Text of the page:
Mr Block: Had not foreseen Temasek moving in to support Olam, a move which he believes was driven by systemic considerations. - PHOTO: YEN MENG JIIN

[SINGAPORE] Almost a year after it first released its report on Olam International, shortselling research firm Muddy Waters is not letting up on the agri-commodities trader yet. ”My view is that if Temasek decides tomorrow that it wanted out of this investment, it would be game over within months for them, without Temasek’s backstop,” its research director Carson Block told The Business Times in his first visit to Singapore since launching its report against Olam last November.“For us, the be-all and end-all when we’re looking at Olam is free cashflow. It’s a company that seems to be in general wholly-incapable of generating free cash flow. It takes on more and more debt, and eventually, this debt has to be repaid.”

The shortseller had late last year accused Olam of relying on accounting tricks to boost its bottomline, spending too much on poor quality assets, and said it valued Olam on a “liquidation basis”.

The attack, the first of its kind in Singapore, caused Olam’s shares to fall 20 per cent to a low of $1.395 at the height of the saga, and subsequently led to an overhaul of Olam’s plans after a strategic review.

The firm said that it now aims to be free cashflow positive from the 2014 financial year onwards, a year earlier than its original target of FY2015, and has laid out plans to cut planned capital expenditure, monetise its balance sheet and divest certain assets.

Mr Block said of these: “The company’s saying the right things. The question is whether it actually does those things. It might have become slightly more selective, but you still see substantial cash burn in the company.”

“Maybe they can finance their way out of it, however many more times, but there will come a day – it might be sooner, it might be later – when the market will not be open to this company.”

In August, Olam reported a negative free cashflow of $316 million for the 2013 financial year, compared with negative $661 million a year before.

Olam’s net gearing now stands at 1.93 times, as compared to 2.20 times the previous quarter, and 1.81 times at the end of FY2012.

When asked if Muddy Waters still retains a short position on the firm, Mr Block said it does not usually comment on its positions aside from the release of its reports.

But in a hint that Muddy Waters is still short on Olam, he added: “Obviously we’re usually used to winning within a shorter period of time. Fortunately for many of the names we’ve shorted in the past, we haven’t really had to think to answer that question. Olam is different.”

Shares for Olam, and Muddy Waters’ target after that, US cellphone antenna operator American Towers, had not dropped as much as the shortseller’s earlier targets, leading to talk that its influence has faded.

In a sign that its streak of lacklustre results is ending, however, Muddy Waters’ latest report launched last Thursday against Chinese mobile services provider NQ Mobile led to its shares falling more than 60 per cent within an hour.

Temasek moving into the ring to support Olam was a move that the shortseller had not foreseen, Mr Block admitted.

“We looked at it from a purely economic standpoint, which is that it is not an investible company, and maybe we ignored the political elements of this, the psychological element, the issues that were more systemic in Singapore that could interest a sovereign in a bailout,” he said.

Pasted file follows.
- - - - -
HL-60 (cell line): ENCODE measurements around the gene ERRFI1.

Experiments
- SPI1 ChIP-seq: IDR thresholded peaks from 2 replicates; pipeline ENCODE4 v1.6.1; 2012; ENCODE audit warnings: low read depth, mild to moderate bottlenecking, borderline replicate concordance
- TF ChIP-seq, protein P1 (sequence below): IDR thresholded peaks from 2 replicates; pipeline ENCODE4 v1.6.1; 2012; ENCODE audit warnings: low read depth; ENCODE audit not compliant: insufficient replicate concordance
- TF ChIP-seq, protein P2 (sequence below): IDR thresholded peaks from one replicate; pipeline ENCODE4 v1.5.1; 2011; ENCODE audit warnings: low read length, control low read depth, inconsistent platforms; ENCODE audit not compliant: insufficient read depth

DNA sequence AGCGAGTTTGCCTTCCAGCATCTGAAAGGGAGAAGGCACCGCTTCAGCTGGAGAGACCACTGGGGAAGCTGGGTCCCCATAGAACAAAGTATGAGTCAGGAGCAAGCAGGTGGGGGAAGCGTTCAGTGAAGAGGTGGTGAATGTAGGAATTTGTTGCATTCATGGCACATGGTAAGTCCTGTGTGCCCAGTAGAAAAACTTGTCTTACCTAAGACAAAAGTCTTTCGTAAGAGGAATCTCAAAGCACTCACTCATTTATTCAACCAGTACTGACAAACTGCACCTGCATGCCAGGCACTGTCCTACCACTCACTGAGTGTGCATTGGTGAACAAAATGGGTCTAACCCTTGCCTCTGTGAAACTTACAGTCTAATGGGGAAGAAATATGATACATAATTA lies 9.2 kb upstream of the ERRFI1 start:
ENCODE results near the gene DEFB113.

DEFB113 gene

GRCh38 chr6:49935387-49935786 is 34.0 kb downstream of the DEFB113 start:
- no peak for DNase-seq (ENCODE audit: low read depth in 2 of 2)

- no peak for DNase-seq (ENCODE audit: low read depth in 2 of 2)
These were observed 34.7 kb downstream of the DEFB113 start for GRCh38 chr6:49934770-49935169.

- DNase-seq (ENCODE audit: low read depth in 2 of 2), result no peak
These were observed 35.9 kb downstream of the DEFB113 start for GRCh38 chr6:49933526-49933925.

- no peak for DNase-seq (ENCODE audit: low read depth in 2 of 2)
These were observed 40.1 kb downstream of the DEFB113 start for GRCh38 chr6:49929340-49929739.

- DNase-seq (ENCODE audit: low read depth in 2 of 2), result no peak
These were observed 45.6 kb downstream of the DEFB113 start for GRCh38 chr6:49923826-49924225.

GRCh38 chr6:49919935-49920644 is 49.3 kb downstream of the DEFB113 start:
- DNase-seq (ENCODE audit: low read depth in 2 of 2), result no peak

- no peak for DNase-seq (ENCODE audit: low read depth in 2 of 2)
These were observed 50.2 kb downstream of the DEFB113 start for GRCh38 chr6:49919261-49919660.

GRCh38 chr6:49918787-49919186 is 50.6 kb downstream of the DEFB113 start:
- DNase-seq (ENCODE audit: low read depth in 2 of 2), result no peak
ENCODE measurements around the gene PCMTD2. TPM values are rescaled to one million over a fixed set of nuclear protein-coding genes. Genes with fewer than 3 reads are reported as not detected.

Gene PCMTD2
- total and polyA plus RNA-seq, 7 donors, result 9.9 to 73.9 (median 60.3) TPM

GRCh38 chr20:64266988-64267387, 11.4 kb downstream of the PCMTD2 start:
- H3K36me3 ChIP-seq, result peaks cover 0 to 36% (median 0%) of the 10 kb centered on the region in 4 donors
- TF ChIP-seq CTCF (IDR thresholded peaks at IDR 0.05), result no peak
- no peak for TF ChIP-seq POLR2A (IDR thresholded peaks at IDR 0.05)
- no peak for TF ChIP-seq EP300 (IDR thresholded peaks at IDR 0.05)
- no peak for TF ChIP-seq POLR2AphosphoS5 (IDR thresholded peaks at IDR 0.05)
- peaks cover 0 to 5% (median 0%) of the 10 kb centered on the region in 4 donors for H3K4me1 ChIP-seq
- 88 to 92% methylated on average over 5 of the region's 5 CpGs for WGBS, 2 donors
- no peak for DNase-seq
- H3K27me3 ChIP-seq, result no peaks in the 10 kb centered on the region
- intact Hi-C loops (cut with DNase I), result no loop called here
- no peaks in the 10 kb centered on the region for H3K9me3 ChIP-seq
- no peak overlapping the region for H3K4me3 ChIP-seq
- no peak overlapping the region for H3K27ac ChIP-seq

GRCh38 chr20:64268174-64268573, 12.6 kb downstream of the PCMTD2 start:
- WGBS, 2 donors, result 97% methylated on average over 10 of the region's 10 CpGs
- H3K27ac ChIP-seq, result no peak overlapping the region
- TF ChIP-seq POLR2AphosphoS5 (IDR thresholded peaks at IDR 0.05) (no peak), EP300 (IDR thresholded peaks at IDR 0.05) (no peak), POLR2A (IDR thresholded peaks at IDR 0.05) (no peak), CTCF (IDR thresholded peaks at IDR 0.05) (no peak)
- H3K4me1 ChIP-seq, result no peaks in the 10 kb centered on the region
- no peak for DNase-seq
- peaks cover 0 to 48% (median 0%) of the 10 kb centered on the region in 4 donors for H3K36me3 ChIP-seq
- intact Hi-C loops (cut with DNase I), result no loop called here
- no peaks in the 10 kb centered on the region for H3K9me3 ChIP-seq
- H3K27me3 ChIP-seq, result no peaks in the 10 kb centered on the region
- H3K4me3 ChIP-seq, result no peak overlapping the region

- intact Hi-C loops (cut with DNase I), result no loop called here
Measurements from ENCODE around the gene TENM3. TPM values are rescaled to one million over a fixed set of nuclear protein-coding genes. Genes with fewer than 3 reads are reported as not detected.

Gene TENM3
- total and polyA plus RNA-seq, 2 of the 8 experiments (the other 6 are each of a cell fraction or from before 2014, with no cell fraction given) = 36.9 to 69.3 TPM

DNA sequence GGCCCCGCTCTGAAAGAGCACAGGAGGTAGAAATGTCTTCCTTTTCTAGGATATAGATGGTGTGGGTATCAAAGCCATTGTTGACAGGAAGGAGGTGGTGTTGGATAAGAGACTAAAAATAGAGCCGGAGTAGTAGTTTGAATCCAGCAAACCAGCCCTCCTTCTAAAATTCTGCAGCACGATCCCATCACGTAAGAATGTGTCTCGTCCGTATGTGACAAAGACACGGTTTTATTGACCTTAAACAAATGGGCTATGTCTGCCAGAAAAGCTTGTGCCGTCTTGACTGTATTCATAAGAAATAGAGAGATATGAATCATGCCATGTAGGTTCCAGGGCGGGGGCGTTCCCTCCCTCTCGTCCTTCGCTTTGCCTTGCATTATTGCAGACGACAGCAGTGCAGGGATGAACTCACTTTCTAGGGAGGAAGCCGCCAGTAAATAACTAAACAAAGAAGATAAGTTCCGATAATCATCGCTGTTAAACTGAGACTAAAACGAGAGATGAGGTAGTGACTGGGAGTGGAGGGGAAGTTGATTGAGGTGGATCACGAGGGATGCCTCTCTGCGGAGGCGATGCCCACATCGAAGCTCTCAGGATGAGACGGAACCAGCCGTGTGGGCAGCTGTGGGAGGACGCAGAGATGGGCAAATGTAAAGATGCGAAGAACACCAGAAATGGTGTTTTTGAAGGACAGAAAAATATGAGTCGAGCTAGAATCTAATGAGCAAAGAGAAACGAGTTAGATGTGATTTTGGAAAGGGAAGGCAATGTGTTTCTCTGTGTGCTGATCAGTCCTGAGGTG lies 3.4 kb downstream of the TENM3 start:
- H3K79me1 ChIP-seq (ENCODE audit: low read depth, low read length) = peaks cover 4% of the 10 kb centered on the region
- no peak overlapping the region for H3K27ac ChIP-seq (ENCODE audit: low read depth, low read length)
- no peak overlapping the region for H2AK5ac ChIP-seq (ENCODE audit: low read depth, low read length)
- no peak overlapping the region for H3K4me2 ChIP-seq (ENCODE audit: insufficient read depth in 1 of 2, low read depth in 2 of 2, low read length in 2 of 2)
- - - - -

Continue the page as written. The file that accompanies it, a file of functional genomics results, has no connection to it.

Two weeks after Muddy Waters spoke out against Olam, Temasek, then the firm’s second-largest shareholder, threw its weight behind Olam by agreeing not just to take up its pro-rata entitlement of Olam’s US$1.25 billion bonds-cum-warrants rights issue, but also sub-underwrite it. The issue was eventually 1.1 times subscribed.

Temasek has also since then progressively increased its ownership of Olam, from an initial 16.3 per cent before the Muddy Waters attack to 24.07 per cent now.

In Mr Block’s view, Temasek had stepped in because of the wider implications that an Olam collapse would have posed to the commodity-trading industry in Singapore.

“If Olam had failed, what would the banks have done with the other commodity houses that are borrowing in Singapore?” he said. “It’s reasonable to assume that if the banks had to write off losses to Olam, you could have a real funding freeze for the commodity trading industry in Singapore. “

Temasek’s spokesman Stephen Forshaw said the Singapore investment company’s reason for investing in Olam remained the same: “We have been, and remain, supportive of its publicly known strategy to take the opportunity, in recent years, to add on more upstream and midstream capabilities and capacities.

“We also acknowledged that no business is without risks. But that said, at the time of the investment, we were comfortable with Olam’s credit position and longer term prospects, and were very pleased to have another opportunity to invest in the company, alongside others.”

(01-11-2013, 09:11 AM)Behappyalways Wrote: [ -> ]Muddy Waters: Game over for Olam if Temasek pulls out
Maybe Carson block already closed out his position. i think with his connections he prob already received rumours of Temasek circling on Olam. it's obvious that the news leaked out for a month, one month IMO is enough for Carson block to run (if he hasn't)
(14-03-2014, 02:16 PM)egghead Wrote: [ -> ]
(14-03-2014, 01:44 PM)Shrivathsa Wrote: [ -> ]Actually, quite cheap way to get a full company. CIC is planning to buy Noble's Agri Business at 1 Billion USD (About 1.3 Billion SGD). Temasek is paying SGD 4.4 billion for the entire company. Which means that the rest of the business is valued at just 3.3 billion.

Which is the rest of the business you are referring to?

Industrial Raw Materials which generates 207 m EBITDA, if Edible Nuts, Spices & beans is the Agri business, it generates 309 M EBITDA, against Noble's amount which is smaller, even adding confectionery it is an additional 259, so, the raw materials piece, the food staples piece is 415 m, so all in all, 4.4 billion for a 1.2 billion EBITDA is a multiple of just 4 EV/EBITDA, when normally you would pay 10, so, as I see it it is a good deal